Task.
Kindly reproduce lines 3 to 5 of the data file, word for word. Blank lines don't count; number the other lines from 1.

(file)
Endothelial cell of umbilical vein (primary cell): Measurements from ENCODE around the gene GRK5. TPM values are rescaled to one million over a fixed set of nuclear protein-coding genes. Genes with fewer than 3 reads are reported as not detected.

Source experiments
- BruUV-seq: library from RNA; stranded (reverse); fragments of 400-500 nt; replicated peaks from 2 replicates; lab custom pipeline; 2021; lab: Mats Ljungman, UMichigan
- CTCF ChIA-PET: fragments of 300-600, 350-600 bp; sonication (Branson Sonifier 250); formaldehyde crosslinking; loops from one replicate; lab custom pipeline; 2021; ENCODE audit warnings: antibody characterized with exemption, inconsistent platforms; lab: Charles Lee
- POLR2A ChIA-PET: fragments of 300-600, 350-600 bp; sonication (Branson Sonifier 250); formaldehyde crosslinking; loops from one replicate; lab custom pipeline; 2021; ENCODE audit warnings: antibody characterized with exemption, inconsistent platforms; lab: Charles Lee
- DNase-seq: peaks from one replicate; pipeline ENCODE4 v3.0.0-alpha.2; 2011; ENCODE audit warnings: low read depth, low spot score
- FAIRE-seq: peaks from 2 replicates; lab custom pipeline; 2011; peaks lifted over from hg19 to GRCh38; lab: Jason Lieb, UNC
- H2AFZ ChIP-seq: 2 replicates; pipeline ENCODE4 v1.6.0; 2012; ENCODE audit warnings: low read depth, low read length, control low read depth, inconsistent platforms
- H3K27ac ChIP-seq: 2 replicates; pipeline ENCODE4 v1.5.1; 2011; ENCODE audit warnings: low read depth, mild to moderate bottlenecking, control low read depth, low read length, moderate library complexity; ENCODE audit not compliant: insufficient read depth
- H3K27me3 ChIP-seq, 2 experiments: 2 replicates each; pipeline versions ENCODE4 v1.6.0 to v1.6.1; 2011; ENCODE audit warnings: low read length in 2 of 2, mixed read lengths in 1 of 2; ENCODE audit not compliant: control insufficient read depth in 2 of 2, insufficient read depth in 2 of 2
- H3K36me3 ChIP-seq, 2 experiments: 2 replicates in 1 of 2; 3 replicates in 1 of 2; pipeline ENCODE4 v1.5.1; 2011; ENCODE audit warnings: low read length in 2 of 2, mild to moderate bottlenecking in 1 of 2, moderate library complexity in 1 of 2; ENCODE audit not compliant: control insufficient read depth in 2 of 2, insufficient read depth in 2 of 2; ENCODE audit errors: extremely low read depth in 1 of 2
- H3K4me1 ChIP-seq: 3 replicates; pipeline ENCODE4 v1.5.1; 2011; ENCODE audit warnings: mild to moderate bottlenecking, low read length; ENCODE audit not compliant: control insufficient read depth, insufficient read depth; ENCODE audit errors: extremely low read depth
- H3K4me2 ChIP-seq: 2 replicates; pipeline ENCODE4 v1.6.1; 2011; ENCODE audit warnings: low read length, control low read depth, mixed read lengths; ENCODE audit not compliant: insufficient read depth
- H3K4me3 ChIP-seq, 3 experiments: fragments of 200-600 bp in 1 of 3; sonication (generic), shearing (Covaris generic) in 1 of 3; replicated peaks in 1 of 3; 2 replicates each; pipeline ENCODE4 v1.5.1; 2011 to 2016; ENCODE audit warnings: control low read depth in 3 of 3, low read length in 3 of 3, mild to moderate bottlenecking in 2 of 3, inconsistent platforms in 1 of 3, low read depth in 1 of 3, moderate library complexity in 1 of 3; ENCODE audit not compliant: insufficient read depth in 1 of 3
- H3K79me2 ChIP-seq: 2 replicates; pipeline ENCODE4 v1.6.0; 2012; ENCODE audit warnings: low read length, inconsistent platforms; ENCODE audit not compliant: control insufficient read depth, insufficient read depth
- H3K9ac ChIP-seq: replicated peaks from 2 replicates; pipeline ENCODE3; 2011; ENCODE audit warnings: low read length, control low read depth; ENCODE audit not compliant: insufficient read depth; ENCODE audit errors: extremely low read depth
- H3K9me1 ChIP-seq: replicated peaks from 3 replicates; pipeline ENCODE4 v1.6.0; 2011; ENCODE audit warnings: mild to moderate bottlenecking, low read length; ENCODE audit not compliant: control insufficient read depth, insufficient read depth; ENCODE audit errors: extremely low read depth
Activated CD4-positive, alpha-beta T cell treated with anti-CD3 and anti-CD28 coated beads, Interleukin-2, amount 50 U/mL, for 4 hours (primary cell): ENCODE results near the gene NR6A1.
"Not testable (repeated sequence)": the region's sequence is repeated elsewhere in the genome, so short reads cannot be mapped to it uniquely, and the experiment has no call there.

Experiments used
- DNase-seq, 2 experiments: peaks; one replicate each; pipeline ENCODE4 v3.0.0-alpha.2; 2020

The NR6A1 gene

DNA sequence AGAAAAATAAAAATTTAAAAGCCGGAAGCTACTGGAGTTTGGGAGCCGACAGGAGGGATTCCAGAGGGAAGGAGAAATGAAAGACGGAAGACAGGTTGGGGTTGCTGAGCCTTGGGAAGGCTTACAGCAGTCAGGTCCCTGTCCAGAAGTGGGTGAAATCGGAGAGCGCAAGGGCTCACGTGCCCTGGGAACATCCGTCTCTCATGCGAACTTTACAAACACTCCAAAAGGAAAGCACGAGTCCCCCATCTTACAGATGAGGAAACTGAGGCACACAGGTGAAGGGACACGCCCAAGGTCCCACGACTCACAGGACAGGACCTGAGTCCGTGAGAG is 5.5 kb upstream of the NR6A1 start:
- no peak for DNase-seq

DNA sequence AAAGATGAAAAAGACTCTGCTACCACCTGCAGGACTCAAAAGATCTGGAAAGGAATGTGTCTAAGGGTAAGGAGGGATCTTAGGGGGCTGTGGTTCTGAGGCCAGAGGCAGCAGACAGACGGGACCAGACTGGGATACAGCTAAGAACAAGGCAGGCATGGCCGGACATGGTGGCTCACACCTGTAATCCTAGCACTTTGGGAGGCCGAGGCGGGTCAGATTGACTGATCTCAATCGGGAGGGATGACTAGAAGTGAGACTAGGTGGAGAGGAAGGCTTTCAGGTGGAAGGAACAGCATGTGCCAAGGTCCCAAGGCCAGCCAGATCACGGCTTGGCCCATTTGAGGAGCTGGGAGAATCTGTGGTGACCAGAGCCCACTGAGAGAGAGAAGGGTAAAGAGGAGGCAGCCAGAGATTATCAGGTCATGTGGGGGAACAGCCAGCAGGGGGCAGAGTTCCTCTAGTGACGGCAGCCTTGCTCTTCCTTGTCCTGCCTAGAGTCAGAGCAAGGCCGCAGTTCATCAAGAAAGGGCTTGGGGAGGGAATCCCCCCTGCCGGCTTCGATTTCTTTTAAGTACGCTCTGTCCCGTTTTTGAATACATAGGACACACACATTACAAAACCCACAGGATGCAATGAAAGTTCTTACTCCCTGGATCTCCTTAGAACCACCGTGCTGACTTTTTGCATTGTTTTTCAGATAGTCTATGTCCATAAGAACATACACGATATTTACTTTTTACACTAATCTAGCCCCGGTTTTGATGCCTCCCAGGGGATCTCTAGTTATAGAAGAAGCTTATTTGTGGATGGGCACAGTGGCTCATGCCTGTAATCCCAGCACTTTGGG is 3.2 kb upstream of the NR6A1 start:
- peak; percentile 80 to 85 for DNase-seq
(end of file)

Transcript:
- BruUV-seq: library from RNA; stranded (reverse); fragments of 400-500 nt; replicated peaks from 2 replicates; lab custom pipeline; 2021; lab: Mats Ljungman, UMichigan
- CTCF ChIA-PET: fragments of 300-600, 350-600 bp; sonication (Branson Sonifier 250); formaldehyde crosslinking; loops from one replicate; lab custom pipeline; 2021; ENCODE audit warnings: antibody characterized with exemption, inconsistent platforms; lab: Charles Lee
- POLR2A ChIA-PET: fragments of 300-600, 350-600 bp; sonication (Branson Sonifier 250); formaldehyde crosslinking; loops from one replicate; lab custom pipeline; 2021; ENCODE audit warnings: antibody characterized with exemption, inconsistent platforms; lab: Charles Lee